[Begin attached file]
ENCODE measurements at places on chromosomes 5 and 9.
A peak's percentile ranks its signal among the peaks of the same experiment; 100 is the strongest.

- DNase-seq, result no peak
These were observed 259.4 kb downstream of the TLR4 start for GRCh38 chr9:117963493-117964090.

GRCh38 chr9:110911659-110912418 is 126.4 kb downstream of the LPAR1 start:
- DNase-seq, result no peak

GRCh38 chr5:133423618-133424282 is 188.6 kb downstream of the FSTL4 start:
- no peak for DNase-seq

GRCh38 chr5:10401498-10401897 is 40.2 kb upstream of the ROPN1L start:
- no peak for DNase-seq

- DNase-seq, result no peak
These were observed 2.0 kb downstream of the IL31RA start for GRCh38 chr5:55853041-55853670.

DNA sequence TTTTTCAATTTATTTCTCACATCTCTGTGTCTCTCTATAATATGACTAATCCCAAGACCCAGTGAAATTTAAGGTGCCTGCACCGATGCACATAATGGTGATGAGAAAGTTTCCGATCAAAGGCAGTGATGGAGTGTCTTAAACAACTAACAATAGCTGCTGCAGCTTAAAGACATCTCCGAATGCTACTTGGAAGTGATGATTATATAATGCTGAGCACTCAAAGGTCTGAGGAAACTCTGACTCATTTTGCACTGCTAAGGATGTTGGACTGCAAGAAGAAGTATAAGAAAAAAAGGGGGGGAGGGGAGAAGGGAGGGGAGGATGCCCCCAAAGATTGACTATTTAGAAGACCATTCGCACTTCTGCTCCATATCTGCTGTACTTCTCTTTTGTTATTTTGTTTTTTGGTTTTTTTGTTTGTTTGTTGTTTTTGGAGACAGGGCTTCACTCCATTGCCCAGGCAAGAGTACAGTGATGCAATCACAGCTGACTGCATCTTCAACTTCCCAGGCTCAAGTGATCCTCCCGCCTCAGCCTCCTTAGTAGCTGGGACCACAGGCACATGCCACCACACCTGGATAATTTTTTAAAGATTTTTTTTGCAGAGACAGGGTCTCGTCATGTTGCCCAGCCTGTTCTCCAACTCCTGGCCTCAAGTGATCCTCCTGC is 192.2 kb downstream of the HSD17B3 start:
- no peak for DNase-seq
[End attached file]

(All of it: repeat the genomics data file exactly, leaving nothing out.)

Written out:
ENCODE measurements at places on chromosomes 5 and 9.
A peak's percentile ranks its signal among the peaks of the same experiment; 100 is the strongest.

- DNase-seq, result no peak
These were observed 259.4 kb downstream of the TLR4 start for GRCh38 chr9:117963493-117964090.

GRCh38 chr9:110911659-110912418 is 126.4 kb downstream of the LPAR1 start:
- DNase-seq, result no peak

GRCh38 chr5:133423618-133424282 is 188.6 kb downstream of the FSTL4 start:
- no peak for DNase-seq

GRCh38 chr5:10401498-10401897 is 40.2 kb upstream of the ROPN1L start:
- no peak for DNase-seq

- DNase-seq, result no peak
These were observed 2.0 kb downstream of the IL31RA start for GRCh38 chr5:55853041-55853670.

DNA sequence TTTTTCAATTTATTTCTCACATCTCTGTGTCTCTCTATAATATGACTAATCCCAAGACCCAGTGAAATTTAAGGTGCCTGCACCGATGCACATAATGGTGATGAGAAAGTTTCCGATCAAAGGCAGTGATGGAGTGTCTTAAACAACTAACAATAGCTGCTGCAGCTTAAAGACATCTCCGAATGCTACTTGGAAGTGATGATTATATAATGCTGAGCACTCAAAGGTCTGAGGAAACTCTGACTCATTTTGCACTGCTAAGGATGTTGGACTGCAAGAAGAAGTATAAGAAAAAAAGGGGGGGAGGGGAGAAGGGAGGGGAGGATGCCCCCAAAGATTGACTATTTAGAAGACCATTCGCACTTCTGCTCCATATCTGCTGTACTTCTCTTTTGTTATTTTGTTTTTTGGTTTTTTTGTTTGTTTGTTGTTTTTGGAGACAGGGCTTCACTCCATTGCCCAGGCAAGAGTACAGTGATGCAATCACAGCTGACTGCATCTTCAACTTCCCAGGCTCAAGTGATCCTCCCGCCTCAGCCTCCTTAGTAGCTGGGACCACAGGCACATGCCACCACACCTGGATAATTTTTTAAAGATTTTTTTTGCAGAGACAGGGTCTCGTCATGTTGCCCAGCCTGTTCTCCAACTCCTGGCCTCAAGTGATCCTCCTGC is 192.2 kb downstream of the HSD17B3 start:
- no peak for DNase-seq